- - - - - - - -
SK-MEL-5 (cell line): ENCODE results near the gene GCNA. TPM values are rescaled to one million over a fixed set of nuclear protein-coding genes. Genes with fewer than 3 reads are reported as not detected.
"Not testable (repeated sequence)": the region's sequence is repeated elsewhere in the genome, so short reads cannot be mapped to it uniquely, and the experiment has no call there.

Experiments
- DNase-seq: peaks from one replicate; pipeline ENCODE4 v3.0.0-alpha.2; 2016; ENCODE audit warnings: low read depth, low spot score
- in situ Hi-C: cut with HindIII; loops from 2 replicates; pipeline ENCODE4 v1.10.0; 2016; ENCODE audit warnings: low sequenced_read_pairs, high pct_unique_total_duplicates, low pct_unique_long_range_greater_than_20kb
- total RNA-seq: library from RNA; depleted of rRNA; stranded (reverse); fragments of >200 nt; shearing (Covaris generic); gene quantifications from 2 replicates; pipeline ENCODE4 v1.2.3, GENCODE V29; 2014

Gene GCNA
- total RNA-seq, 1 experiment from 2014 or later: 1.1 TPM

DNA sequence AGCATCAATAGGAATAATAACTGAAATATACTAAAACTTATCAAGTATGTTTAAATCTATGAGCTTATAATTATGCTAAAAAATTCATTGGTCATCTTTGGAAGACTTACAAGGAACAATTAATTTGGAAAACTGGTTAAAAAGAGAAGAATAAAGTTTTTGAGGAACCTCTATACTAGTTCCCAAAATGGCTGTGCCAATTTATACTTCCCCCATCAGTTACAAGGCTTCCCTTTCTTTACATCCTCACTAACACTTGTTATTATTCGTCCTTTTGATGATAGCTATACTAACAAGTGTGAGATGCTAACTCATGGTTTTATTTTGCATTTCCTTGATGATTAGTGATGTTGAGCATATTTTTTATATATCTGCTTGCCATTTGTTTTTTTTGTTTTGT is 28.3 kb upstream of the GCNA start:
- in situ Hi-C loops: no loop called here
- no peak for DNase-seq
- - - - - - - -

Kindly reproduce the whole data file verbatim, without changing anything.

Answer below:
SK-MEL-5 (cell line): ENCODE results near the gene GCNA. TPM values are rescaled to one million over a fixed set of nuclear protein-coding genes. Genes with fewer than 3 reads are reported as not detected.
"Not testable (repeated sequence)": the region's sequence is repeated elsewhere in the genome, so short reads cannot be mapped to it uniquely, and the experiment has no call there.

Experiments
- DNase-seq: peaks from one replicate; pipeline ENCODE4 v3.0.0-alpha.2; 2016; ENCODE audit warnings: low read depth, low spot score
- in situ Hi-C: cut with HindIII; loops from 2 replicates; pipeline ENCODE4 v1.10.0; 2016; ENCODE audit warnings: low sequenced_read_pairs, high pct_unique_total_duplicates, low pct_unique_long_range_greater_than_20kb
- total RNA-seq: library from RNA; depleted of rRNA; stranded (reverse); fragments of >200 nt; shearing (Covaris generic); gene quantifications from 2 replicates; pipeline ENCODE4 v1.2.3, GENCODE V29; 2014

Gene GCNA
- total RNA-seq, 1 experiment from 2014 or later: 1.1 TPM

DNA sequence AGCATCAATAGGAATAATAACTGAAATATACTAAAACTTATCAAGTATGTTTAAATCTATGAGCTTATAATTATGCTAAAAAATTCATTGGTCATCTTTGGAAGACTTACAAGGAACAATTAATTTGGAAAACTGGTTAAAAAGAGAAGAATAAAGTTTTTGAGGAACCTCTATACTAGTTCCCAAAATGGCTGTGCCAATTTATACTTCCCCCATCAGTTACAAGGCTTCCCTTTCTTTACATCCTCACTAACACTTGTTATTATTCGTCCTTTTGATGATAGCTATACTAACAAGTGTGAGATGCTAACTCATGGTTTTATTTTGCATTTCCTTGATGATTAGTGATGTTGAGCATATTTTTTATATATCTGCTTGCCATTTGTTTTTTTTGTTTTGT is 28.3 kb upstream of the GCNA start:
- in situ Hi-C loops: no loop called here
- no peak for DNase-seq